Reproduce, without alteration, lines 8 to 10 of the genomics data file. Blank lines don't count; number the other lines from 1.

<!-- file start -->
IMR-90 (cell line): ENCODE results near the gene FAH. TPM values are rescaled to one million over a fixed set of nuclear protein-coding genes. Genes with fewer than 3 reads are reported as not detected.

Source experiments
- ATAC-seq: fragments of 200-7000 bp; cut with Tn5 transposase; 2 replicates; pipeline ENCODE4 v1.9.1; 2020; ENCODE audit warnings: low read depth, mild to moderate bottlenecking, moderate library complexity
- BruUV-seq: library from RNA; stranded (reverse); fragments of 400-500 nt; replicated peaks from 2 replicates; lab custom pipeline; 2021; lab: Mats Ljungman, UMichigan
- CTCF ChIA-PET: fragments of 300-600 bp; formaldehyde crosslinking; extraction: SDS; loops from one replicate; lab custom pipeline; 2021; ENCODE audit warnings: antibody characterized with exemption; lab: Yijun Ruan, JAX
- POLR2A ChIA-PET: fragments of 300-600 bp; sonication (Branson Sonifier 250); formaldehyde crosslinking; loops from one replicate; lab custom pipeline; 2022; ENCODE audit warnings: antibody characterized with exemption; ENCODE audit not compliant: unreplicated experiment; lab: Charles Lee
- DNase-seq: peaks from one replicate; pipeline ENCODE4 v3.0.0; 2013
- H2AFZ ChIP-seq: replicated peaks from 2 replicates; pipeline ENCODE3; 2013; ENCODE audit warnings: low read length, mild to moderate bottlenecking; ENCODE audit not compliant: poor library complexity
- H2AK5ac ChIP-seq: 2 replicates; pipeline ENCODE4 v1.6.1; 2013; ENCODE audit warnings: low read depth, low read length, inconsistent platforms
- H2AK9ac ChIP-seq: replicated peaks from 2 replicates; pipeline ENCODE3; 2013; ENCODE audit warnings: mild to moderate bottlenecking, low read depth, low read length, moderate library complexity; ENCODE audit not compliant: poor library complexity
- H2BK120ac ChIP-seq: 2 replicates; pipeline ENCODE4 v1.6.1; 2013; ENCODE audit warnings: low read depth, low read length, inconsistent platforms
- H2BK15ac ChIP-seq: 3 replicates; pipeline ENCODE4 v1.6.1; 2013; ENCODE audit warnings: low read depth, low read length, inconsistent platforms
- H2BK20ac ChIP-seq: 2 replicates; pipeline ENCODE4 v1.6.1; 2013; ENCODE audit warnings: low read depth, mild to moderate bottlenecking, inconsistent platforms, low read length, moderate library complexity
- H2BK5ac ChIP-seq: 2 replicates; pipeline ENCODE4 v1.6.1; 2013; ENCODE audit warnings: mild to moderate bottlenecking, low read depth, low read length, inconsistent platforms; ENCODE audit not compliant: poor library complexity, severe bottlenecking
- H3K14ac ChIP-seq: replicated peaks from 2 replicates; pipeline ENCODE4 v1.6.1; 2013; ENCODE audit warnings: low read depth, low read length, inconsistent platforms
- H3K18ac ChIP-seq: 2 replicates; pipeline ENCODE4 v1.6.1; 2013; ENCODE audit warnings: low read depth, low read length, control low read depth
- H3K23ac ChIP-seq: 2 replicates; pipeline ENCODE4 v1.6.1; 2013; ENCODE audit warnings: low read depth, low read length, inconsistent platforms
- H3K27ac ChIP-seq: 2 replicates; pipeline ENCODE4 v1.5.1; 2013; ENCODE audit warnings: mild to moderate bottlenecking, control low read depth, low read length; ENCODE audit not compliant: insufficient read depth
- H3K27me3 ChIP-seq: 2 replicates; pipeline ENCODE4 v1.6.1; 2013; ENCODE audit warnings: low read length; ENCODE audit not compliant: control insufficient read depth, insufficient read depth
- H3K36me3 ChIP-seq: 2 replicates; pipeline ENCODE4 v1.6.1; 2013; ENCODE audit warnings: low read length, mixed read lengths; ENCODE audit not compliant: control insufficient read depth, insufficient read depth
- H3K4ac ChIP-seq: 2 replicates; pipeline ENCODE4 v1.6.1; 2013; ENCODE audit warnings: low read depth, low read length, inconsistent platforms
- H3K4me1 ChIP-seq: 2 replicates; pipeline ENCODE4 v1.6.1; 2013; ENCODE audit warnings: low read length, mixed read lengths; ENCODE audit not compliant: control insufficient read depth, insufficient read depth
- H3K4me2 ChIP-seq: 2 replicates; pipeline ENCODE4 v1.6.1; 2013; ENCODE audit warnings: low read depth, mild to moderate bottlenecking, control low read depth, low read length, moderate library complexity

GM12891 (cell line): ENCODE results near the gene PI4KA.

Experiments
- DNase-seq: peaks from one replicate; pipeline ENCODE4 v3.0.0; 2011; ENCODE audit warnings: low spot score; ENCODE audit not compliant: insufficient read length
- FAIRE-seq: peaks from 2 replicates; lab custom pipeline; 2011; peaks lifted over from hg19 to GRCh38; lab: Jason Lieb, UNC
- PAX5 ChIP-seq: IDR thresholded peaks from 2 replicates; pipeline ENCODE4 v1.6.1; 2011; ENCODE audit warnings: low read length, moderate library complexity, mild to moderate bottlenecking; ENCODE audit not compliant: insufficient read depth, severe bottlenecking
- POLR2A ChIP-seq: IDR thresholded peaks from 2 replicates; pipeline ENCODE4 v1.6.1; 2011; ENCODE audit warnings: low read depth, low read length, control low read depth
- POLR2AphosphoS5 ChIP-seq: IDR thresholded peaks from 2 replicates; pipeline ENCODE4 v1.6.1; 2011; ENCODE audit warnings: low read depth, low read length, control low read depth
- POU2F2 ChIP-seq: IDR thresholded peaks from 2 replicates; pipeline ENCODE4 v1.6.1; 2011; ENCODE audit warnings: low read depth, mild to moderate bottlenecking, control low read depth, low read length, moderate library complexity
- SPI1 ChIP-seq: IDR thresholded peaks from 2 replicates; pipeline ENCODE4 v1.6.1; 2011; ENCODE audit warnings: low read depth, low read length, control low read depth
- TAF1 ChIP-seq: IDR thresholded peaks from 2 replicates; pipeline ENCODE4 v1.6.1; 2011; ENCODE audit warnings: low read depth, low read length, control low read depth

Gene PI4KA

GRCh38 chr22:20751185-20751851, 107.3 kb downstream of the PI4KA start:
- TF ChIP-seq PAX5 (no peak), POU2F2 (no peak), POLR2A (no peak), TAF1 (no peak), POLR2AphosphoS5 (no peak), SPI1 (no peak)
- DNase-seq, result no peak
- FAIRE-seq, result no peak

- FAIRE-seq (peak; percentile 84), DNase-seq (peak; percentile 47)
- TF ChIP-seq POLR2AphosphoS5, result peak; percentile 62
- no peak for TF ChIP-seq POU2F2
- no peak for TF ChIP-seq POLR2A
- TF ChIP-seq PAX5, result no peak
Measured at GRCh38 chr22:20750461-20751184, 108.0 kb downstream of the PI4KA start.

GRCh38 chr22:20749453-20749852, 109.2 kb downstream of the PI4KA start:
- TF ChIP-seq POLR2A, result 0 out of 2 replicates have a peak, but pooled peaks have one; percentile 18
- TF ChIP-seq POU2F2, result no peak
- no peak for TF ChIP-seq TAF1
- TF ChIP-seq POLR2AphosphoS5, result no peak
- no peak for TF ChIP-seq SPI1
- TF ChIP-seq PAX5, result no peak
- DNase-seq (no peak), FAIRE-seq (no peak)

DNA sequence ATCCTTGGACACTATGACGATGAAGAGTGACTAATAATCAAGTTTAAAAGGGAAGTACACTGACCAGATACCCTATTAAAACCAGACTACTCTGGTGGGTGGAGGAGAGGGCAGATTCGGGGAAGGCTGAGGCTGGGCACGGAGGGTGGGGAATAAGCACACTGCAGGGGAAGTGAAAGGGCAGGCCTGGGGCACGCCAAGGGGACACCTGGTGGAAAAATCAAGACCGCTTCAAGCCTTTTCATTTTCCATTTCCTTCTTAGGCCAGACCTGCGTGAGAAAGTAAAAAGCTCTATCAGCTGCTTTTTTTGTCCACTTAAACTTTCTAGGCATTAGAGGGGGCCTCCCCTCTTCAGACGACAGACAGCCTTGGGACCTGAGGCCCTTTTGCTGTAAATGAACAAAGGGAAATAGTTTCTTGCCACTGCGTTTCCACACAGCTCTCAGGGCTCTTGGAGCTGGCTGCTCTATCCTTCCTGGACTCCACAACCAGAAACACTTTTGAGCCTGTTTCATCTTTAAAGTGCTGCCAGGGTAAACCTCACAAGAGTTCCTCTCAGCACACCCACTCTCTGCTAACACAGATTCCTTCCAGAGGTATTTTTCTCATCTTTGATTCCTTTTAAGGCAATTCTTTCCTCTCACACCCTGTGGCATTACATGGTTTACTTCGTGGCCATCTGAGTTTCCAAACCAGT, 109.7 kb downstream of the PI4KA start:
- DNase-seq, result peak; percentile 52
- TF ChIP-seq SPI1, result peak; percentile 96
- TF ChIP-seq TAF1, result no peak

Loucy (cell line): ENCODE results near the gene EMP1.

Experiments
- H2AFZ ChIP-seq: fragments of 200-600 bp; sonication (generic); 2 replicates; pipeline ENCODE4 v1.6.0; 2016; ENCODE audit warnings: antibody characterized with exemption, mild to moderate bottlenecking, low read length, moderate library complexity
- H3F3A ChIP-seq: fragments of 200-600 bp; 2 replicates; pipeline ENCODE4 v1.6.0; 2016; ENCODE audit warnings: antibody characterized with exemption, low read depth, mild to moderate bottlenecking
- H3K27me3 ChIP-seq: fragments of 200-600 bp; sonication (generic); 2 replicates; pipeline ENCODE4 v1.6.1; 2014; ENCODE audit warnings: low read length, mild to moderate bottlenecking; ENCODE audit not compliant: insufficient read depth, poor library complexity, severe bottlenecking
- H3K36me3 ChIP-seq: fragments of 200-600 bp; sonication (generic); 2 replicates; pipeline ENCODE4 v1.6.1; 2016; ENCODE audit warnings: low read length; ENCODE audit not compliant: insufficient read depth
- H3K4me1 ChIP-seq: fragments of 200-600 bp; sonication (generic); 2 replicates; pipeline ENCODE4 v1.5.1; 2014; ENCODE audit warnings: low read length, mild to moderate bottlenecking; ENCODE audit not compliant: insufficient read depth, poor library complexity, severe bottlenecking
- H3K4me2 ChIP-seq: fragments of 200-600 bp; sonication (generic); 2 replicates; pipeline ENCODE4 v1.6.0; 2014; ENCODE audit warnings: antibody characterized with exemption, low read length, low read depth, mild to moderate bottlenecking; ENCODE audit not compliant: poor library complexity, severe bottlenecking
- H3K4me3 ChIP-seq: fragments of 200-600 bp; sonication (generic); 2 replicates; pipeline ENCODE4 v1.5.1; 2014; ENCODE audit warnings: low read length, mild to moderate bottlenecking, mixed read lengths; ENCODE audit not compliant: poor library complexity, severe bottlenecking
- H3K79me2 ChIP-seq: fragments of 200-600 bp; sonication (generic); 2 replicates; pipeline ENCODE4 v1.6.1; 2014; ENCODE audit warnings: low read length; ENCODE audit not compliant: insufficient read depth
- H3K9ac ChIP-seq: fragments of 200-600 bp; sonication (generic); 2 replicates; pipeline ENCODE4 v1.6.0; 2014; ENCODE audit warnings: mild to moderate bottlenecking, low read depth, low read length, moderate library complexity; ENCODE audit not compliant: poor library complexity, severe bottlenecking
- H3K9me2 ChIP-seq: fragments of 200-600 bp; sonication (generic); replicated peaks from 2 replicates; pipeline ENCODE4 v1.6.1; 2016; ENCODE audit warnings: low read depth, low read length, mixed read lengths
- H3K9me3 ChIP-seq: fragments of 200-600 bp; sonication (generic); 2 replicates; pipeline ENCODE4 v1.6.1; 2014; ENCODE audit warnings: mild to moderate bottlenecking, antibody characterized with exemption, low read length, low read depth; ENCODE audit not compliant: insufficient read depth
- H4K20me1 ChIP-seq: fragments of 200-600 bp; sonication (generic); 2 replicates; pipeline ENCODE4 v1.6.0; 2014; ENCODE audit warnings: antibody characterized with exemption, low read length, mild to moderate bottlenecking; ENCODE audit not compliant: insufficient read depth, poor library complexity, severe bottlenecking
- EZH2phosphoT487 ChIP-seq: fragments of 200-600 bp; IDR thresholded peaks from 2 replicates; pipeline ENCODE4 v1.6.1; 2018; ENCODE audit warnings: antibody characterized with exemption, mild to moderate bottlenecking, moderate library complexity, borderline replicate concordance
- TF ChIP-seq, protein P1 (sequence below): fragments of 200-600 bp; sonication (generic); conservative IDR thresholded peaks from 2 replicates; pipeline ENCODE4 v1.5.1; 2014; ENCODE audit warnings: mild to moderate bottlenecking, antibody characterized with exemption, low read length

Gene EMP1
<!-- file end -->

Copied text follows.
- H2AFZ ChIP-seq: replicated peaks from 2 replicates; pipeline ENCODE3; 2013; ENCODE audit warnings: low read length, mild to moderate bottlenecking; ENCODE audit not compliant: poor library complexity
- H2AK5ac ChIP-seq: 2 replicates; pipeline ENCODE4 v1.6.1; 2013; ENCODE audit warnings: low read depth, low read length, inconsistent platforms
- H2AK9ac ChIP-seq: replicated peaks from 2 replicates; pipeline ENCODE3; 2013; ENCODE audit warnings: mild to moderate bottlenecking, low read depth, low read length, moderate library complexity; ENCODE audit not compliant: poor library complexity